JPC SYSTEMIC PATHOLOGY
SINGALMENT (JPC # 1727491): Common loon.
HISTORY: This common loon (Gavia immer) had been weak, unable to fly, and passed blood-tinged milky droppings two days prior to death.
HISTOPATHOLOGIC DESCRIPTION: Kidney: The ureteral epithelium is multifocally either ulcerated or hyperplastic with multiple nuclei stacked up to 15 cells layers thick with loss of cellular polarity. There are numerous coccidia in various stages of development and numerous coccidial oocysts in various stages of sporulation within the hyperplastic ureteral epithelium as well as the lamina propria and underlying interstitium, primarily at foci of ulceration. Developmental stages present include round macrogametocytes that are 15-20um diameter, thin walled, and filled with 1-4 um diameter, eosinophilic, round macrogametes; fewer microgametocytes that are 15-18um diameter with an indistinguishable cell wall and contain myriad, 1 X 2 um, crescentic, deeply basophilic microgametes; undifferentiated gamonts 4 x 10 um, ovoid, deeply basophilic and homogeneous; and ovoid to spherical oocysts characterized by 1um, undulant, nonrefractile cell that contain either clear cytoplasm or irregularly ovoid aggregates of basophilic material (presumed sporocysts). Within the ureteral lumen are numerous sloughed epithelial cells, degenerate inflammatory cells, and coccidia. The ureteral lamina propria contains moderate numbers of lymphocytes, plasma cells, fewer macrophages, and rare heterophils admixed with the previously described oocysts. Kidney tubules and collecting ducts are multifocally mildly to moderately ectatic, lined by attenuated or rarely necrotic epithelium, and often contain finely granular, pale eosinophilic flocculant material (urates – urate stasis) and variably contain intraluminal oocysts as previously described, sloughed epithelial cells, hemorrhage, and cellular and nuclear debris (cellular and granular casts). Renal tubular and collecting duct epithelium multifocally contains coccidial schizonts (meronts) with merozoites that occasionally are associated with ruptured epithelial cells, with merozoites emerging into the lumen.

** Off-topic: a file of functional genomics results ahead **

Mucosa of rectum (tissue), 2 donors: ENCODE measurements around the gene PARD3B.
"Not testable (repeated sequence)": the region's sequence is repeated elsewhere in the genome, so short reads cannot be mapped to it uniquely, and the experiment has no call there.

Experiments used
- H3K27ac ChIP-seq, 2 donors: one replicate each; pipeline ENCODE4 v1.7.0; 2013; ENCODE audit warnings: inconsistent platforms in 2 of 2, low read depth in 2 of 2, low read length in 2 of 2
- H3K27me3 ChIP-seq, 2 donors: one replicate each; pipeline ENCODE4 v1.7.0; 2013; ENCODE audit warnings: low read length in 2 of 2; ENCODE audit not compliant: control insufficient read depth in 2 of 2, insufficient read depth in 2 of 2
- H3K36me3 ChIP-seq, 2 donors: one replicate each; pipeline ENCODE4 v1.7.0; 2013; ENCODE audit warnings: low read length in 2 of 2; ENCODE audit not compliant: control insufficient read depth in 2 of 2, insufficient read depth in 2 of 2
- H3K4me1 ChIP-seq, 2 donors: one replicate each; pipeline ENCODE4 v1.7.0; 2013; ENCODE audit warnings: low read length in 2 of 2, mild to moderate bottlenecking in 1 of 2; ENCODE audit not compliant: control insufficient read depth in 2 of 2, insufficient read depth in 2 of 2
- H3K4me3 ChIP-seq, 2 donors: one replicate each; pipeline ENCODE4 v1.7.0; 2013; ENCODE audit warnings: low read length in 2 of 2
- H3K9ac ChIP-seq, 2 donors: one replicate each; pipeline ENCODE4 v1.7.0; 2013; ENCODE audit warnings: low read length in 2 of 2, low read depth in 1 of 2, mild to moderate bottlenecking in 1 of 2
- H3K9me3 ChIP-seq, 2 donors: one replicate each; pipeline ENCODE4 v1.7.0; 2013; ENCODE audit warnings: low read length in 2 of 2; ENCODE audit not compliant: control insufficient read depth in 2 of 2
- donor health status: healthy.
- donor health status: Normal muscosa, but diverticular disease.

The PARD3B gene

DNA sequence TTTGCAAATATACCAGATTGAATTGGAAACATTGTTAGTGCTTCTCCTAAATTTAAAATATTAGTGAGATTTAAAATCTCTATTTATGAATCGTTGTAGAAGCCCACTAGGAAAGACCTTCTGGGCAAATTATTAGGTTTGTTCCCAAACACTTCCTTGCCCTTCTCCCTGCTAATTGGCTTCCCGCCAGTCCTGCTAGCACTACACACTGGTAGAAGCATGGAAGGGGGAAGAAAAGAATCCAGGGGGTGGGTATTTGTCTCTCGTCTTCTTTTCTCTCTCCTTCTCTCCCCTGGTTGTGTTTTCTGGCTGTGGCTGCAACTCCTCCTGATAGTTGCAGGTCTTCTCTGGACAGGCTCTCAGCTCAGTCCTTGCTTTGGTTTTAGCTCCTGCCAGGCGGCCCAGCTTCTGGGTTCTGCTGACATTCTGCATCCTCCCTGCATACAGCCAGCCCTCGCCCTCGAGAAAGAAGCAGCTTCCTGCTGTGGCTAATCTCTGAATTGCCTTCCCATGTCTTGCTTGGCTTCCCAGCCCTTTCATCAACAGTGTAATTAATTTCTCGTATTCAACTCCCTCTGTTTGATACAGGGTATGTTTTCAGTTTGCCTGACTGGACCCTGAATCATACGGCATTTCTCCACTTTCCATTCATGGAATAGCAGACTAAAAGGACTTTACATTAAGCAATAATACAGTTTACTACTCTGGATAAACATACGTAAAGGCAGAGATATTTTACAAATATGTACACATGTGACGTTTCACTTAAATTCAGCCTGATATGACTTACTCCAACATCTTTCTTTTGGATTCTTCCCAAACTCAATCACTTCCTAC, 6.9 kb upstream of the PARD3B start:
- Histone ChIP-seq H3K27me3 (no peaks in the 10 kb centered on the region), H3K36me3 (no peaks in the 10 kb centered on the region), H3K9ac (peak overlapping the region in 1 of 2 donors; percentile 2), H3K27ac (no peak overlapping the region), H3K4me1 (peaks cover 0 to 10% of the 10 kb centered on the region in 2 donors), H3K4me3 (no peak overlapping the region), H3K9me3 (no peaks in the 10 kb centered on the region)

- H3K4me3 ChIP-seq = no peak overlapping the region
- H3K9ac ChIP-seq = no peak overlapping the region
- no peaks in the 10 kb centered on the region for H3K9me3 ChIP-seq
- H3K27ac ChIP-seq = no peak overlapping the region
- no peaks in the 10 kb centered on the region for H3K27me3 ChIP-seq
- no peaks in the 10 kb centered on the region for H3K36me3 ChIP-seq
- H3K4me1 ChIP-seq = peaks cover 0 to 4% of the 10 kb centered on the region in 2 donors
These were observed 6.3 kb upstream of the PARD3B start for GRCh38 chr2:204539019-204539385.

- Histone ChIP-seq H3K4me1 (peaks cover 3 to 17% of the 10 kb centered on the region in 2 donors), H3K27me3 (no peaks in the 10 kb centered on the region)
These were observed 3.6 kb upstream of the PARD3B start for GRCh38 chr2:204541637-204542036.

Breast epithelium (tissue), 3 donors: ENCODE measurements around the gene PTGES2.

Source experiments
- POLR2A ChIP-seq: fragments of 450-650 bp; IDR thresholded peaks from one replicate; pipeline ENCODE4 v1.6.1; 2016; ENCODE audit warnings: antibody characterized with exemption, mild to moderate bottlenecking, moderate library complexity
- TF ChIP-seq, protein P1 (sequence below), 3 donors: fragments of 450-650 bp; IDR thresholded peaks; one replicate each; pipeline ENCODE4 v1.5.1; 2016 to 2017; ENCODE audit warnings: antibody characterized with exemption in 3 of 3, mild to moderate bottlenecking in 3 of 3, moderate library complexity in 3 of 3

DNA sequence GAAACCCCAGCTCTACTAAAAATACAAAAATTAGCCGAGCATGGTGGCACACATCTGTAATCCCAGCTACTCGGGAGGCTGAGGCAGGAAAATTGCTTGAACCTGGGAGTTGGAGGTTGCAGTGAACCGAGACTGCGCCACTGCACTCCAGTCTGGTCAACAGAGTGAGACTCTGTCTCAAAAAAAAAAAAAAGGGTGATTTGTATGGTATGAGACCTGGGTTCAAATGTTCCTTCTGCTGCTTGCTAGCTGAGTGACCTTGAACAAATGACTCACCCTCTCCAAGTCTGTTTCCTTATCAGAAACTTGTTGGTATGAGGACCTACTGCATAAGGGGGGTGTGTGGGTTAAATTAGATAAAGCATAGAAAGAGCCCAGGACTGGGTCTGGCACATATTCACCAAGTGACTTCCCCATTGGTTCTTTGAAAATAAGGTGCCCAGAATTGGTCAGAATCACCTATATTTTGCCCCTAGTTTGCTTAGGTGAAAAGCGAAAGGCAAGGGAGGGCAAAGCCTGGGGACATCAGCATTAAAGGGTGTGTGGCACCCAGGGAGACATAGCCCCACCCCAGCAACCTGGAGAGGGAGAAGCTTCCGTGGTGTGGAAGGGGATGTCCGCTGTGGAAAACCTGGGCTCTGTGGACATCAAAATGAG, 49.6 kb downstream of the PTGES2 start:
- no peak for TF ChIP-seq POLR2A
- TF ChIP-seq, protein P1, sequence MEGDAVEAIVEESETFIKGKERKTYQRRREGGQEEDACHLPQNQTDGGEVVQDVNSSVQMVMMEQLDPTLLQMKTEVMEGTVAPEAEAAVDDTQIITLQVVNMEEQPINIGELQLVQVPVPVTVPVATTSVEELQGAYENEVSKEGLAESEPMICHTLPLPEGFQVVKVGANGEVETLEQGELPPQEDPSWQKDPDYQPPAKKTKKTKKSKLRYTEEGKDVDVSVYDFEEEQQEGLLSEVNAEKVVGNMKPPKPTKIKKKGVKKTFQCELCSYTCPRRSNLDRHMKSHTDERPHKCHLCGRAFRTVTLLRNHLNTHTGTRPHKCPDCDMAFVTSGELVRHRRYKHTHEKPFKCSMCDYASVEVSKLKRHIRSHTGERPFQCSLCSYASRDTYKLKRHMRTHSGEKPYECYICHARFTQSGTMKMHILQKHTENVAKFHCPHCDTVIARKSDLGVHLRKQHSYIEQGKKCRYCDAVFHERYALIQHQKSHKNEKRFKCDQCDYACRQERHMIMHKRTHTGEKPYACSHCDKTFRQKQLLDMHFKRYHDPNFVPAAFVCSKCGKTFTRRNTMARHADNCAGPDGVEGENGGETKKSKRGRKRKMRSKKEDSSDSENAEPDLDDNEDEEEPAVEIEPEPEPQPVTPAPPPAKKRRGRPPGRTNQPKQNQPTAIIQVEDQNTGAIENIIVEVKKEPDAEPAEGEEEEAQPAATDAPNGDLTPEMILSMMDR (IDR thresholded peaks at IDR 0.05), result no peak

- Ureter: Ureteritis, ulceroproliferative, lymphoplasmacytic, multifocal, moderate, with luminal and transmural coccidia and oocysts, common loon (Gavia immer), avian.
- Kidney: Tubular and collecting duct ectasia with intraluminal urate stasis, minimal tubular hyperplasia and necrosis, and intraepithelial and luminal coccidia and oocysts.
ETIOLOGIC DIAGNOSIS: Renal coccidiosis
ETIOLOGY: Eimeria gaviae
- Eimeria: Obligate intracellular apicomplexan protozoans of the subclass Coccidiasina; relatively host-, organ-, and tissue-specific, and primarily infect enterocytes (D-P01) of domestic and wild mammals and birds
- Phylum Apicomplexa: intracellular parasites characterized by a life cycle stage with a typical “apical complex” of organelles at the apical end of the organism
- Renal coccidiosis has been recognized in a variety of avian species as well as mice, guinea pigs, and bats
- Renal coccidiosis has caused significant mortality events in some avian species (free-ranging wild geese, eider ducklings, and double-crested cormorants), but disease is subclinical in healthy individuals of most species
- Tissue tropism of coccidians is determined by surface microneme proteins (MICs) that appear to be unique to each species of protozoan
- In renal coccidiosis, route of infection from ingestion to the kidney is unknown
- Renal tubular epithelium and ureteral epithelium are damaged upon schizont rupture with release of merozoites
- Renal outflow may be obstructed by protozoa within renal tubules and ureters
- All coccidians have a similar basic life cycle:
- Infection of a cell (often, but not always, an enterocyte) by a sporozoite released from a sporocyst in the lumen of the gut à one or more cycles of asexual division (schizogony or merogony, for our purposes schizont is equivalent to meront) à
- Merozoites infect other cells, forming another generation of meronts or transforming into sexual stages (termed gamonts) à
- Gamonts develop into female macrogametes or male microgametes à
- Macrogametes and microgametes fuse to form an oocyst, which is excreted in feces à
- Oocyst undergoes sporogony / sporulation (either within the host or more commonly in the environment after fecal passage) to form sporocysts containing infectious sporozoites;